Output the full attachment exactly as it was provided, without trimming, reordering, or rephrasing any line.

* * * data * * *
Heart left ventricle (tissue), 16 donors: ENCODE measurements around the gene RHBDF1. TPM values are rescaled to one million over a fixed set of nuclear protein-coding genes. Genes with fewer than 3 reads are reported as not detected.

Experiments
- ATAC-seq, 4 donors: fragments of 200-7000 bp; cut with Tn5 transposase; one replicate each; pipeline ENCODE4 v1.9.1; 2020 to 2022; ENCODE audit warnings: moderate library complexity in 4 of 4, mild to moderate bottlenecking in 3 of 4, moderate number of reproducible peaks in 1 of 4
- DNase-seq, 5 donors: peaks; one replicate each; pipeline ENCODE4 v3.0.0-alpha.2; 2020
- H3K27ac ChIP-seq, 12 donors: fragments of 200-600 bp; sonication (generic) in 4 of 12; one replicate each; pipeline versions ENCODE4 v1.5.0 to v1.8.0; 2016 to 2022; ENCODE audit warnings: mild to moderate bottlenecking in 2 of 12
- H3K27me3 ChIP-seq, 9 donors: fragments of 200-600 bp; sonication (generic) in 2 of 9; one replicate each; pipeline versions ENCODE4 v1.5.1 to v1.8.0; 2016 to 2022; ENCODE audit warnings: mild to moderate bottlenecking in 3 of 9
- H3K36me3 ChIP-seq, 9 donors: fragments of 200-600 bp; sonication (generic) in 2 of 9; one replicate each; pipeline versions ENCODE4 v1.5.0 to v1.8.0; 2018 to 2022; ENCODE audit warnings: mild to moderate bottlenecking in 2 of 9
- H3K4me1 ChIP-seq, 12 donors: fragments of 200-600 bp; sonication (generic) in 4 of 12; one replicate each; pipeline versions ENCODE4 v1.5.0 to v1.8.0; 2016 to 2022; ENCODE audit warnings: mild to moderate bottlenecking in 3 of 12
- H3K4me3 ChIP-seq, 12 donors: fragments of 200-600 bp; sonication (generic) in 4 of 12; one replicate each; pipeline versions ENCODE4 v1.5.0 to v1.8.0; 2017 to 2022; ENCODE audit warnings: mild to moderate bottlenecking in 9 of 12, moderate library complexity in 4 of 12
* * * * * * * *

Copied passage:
Heart left ventricle (tissue), 16 donors: ENCODE measurements around the gene RHBDF1. TPM values are rescaled to one million over a fixed set of nuclear protein-coding genes. Genes with fewer than 3 reads are reported as not detected.

Experiments
- ATAC-seq, 4 donors: fragments of 200-7000 bp; cut with Tn5 transposase; one replicate each; pipeline ENCODE4 v1.9.1; 2020 to 2022; ENCODE audit warnings: moderate library complexity in 4 of 4, mild to moderate bottlenecking in 3 of 4, moderate number of reproducible peaks in 1 of 4
- DNase-seq, 5 donors: peaks; one replicate each; pipeline ENCODE4 v3.0.0-alpha.2; 2020
- H3K27ac ChIP-seq, 12 donors: fragments of 200-600 bp; sonication (generic) in 4 of 12; one replicate each; pipeline versions ENCODE4 v1.5.0 to v1.8.0; 2016 to 2022; ENCODE audit warnings: mild to moderate bottlenecking in 2 of 12
- H3K27me3 ChIP-seq, 9 donors: fragments of 200-600 bp; sonication (generic) in 2 of 9; one replicate each; pipeline versions ENCODE4 v1.5.1 to v1.8.0; 2016 to 2022; ENCODE audit warnings: mild to moderate bottlenecking in 3 of 9
- H3K36me3 ChIP-seq, 9 donors: fragments of 200-600 bp; sonication (generic) in 2 of 9; one replicate each; pipeline versions ENCODE4 v1.5.0 to v1.8.0; 2018 to 2022; ENCODE audit warnings: mild to moderate bottlenecking in 2 of 9
- H3K4me1 ChIP-seq, 12 donors: fragments of 200-600 bp; sonication (generic) in 4 of 12; one replicate each; pipeline versions ENCODE4 v1.5.0 to v1.8.0; 2016 to 2022; ENCODE audit warnings: mild to moderate bottlenecking in 3 of 12
- H3K4me3 ChIP-seq, 12 donors: fragments of 200-600 bp; sonication (generic) in 4 of 12; one replicate each; pipeline versions ENCODE4 v1.5.0 to v1.8.0; 2017 to 2022; ENCODE audit warnings: mild to moderate bottlenecking in 9 of 12, moderate library complexity in 4 of 12